Whitman makes his escape and begins his new life as Don Draper. Draper is working as a used-car salesman when Anna M. Draper, widow of the real Don Draper, tracks him down. After he tells her that her husband is dead, the two develop a close friendship that continues many years after they obtain a legal divorce, until Anna Draper's death from cancer.
Life as "Don Draper"
It is revealed that the new Don Draper has relocated to New York City, where he works as a fur salesman and attends City College at night. It is at this job that he meets his future wife, Betty, a model who does a photo shoot for the company. The character Roger Sterling claims that he "discovered" Draper in this job and brought him to work at Sterling Cooper; however, it is shown that Sterling meets Draper when he wants to purchase a fur for his mistress Joan Holloway. After selling him the fur, Draper repeatedly lobbies Sterling for a job; Sterling declines Draper's repeated requests for a job, but gets drunk with him. The next day, Draper reports to work at Sterling Cooper, explaining to an astonished Sterling that he had offered him a job the night before. Draper is eventually promoted to Creative Director at Sterling Cooper, and later a junior partner. He is considered an asset to the company as he has considerable talent for understanding the desires of others and for effectively pitching and selling ideas. Because of this, he is occasionally courted by other advertising firms. Although his true character remains mysterious and heavily guarded, almost everyone at the firm is portrayed as respecting his talent. At the same time, many in the firm are also troubled by Draper's erratic behavior. Peggy Olson begins her career at Sterling Cooper as Draper's secretary, but with her boss' support becomes a copywriter. Throughout the series their relationship is portrayed as one of trust and mutual respect, even as Peggy advances in her career and eventually leaves the firm.
Draper and Elizabeth "Betty" Hofstadt are married in May, 1953, and eventually move into a house with an address shown as 42 Bullet Park Road, Ossining in Westchester County, New York. They get a divorce after Betty discovers his true identity. Six months later, Draper marries his secretary, Megan Calvet, after which they move to a stylish, Upper East Side apartment on Park Avenue. Throughout the series, Draper has sex with many women he meets in both business and social settings, while married and while single. The women include: an artist named Midge Daniels; his secretary, Allison; his secretary Megan, whom he marries; a stewardess named Shelly; Bethany, an unemployed friend of Roger Sterling's second wife; Suzanne Farrell, his daughter's teacher; Rachel Menken, a client and department store heiress; Doris, a waitress; Candace, a prostitute; Dr. Faye Miller, a business consultant; Joy, a free-spirited hedonist; Bobbie Barrett, the wife of comedian Jimmy Barrett; and Sylvia Rosen, a married neighbor.
When Pete Campbell takes a package addressed to Don Draper from his estranged half-brother, Campbell discovers Draper’s true identity and attempts to blackmail him with this information. However, when Campbell confronts Draper he confesses to Bert Cooper who shrugs off the news, much to Campbell's astonishment. Cooper later uses the same information to compel Draper to sign a three-year employment contract.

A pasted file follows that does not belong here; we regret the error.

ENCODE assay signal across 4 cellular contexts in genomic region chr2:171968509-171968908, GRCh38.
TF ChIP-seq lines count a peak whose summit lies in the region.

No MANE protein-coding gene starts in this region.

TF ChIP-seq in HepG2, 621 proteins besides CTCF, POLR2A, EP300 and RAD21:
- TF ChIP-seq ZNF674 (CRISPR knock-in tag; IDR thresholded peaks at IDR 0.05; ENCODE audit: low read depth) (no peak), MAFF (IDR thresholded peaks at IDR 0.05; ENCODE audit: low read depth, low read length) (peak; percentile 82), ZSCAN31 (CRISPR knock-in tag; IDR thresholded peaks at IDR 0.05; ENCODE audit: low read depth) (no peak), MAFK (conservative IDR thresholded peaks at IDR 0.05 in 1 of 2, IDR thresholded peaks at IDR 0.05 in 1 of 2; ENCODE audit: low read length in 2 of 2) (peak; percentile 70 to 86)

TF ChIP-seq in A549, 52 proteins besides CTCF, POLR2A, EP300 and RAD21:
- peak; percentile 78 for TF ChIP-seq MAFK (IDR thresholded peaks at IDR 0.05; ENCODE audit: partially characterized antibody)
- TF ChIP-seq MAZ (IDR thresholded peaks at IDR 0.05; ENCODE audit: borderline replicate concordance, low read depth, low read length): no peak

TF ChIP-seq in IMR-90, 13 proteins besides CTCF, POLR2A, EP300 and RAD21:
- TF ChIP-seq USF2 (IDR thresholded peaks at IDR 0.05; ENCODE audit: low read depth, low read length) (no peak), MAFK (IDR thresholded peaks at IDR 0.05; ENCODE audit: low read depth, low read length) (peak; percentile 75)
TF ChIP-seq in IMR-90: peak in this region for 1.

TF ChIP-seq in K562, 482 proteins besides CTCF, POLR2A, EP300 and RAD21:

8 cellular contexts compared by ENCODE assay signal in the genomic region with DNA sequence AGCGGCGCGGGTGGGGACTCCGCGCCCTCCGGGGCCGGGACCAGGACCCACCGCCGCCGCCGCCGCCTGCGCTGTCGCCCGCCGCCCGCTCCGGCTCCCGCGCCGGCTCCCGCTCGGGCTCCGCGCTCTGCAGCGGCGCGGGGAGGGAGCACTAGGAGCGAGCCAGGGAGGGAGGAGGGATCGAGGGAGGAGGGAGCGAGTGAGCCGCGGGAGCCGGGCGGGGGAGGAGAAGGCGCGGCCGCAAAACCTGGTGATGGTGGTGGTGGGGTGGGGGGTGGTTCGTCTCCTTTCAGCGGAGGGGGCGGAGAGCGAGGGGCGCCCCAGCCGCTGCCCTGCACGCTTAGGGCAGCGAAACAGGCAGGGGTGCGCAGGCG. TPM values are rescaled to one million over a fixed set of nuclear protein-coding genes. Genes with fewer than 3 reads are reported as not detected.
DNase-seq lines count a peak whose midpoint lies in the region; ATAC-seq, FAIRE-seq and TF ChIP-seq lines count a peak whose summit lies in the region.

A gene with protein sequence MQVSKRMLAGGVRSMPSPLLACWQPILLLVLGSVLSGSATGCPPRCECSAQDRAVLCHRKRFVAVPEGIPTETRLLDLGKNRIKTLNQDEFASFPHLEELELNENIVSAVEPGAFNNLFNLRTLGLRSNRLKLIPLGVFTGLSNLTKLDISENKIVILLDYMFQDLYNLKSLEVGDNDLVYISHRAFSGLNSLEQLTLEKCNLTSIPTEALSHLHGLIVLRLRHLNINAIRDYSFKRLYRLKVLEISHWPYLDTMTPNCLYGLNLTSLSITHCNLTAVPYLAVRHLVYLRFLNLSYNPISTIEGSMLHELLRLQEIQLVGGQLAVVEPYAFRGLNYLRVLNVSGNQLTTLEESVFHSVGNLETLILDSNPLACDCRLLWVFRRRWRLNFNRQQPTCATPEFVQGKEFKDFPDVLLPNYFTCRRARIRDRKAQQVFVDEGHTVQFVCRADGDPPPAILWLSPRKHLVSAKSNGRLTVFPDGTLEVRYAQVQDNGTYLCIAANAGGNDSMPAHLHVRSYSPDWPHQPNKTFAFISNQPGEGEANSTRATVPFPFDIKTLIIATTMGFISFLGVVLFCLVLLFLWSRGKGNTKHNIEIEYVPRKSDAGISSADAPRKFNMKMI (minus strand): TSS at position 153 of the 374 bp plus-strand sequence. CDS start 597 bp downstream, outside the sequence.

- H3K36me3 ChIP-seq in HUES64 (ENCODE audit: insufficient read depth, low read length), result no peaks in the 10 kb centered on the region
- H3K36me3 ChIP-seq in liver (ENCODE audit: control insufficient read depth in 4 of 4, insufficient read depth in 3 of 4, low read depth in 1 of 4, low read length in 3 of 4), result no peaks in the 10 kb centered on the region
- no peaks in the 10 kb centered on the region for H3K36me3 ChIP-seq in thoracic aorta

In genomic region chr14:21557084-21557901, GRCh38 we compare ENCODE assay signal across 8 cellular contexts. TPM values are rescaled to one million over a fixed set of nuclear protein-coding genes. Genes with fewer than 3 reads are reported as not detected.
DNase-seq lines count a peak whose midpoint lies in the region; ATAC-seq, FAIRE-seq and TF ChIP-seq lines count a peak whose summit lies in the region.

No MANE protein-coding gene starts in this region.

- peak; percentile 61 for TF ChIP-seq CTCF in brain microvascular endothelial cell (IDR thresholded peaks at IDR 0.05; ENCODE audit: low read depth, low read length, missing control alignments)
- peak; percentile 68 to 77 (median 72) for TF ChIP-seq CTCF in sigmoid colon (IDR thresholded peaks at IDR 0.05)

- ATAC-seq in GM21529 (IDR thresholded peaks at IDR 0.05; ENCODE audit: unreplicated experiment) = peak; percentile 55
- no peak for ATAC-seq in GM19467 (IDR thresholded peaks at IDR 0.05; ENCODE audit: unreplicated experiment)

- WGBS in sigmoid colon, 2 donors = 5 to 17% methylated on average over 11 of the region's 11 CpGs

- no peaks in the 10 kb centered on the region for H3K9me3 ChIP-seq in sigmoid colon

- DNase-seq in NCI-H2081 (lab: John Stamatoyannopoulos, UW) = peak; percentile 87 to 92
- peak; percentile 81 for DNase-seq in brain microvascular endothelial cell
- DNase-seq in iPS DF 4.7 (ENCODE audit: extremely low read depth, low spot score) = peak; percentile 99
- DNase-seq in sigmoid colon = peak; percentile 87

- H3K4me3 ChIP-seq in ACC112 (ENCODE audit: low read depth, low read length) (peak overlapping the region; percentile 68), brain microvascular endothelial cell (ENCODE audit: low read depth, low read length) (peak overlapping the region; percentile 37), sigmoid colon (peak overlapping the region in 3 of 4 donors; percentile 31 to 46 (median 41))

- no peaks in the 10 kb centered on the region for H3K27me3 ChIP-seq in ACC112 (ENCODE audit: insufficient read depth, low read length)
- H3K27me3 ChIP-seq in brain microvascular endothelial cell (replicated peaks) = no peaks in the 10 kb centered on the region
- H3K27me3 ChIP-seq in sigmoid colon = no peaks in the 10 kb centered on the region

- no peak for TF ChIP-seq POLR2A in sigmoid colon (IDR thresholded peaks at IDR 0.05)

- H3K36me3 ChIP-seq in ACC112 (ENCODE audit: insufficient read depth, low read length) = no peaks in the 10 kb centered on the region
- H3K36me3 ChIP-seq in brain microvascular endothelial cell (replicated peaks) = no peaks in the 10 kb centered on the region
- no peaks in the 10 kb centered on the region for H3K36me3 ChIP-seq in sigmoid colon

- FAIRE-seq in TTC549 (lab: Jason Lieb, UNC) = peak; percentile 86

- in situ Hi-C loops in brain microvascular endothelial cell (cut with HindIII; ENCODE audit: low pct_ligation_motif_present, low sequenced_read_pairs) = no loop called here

In December 1963, Draper convinces Bert Cooper, Roger Sterling, and Lane Pryce, along with Peggy Olson, Pete Campbell, Joan Holloway, and Harry Crane, to leave Sterling Cooper rather than take their chances when they learn their parent company is being purchased by rival firm, McCann Erickson. They form the agency Sterling Cooper Draper Pryce, working out of a hotel suite before moving to the Time-Life Building. Draper also leads a later merger with a rival agency. While the new agency is successful, at the end of Season 6, he is forced to take "a leave of absence" from the new firm because of his erratic behavior which costs the firm a possible advertising account with Hershey Chocolate.
Draper works as a freelancer for a year while still technically on SCDP's payroll. His wife Megan has moved to Los Angeles, CA to pursue her acting career. She asks Don for a divorce. Don feeling guilty over his past infidelities during their marriage gives her a generous divorce settlement. The agency eventually allows him to come back on the condition that he stops drinking on the job. He does his work well and eventually assumes his old position with the company. Senior partner Bert Cooper dies as the Apollo Moon landing takes place. This distresses Don and Roger Sterling greatly because they admired Bert and looked up to him as a father figure. Roger Sterling with the support of Don and the other partners sells SCDP to McCann as an independent and separate subsidiary of McCann. This lasts for a year, but then McCann decides to absorb SCDP into the parent company. When McCann does this, its executives groom Draper as management material, but he panics at the thought of being tied down and leaves the company in the middle of a meeting. He embarks upon a nomadic existence as a mechanic, and in the series' final episode, "Person to Person", moves into a commune with Anna's niece Stephanie. In the last scene of the episode and series, he sits and meditates, with a smile on his face. His ultimate fate is left ambiguous: in their reviews of the final episode, some critics said that the episode's final shot—the iconic "I'd Like to Buy the World a Coke" ad, produced by McCann Ericson—implied that Don returned to the advertising world and created the ad, while others wrote that the episode did not provide a definite ending to Draper's story.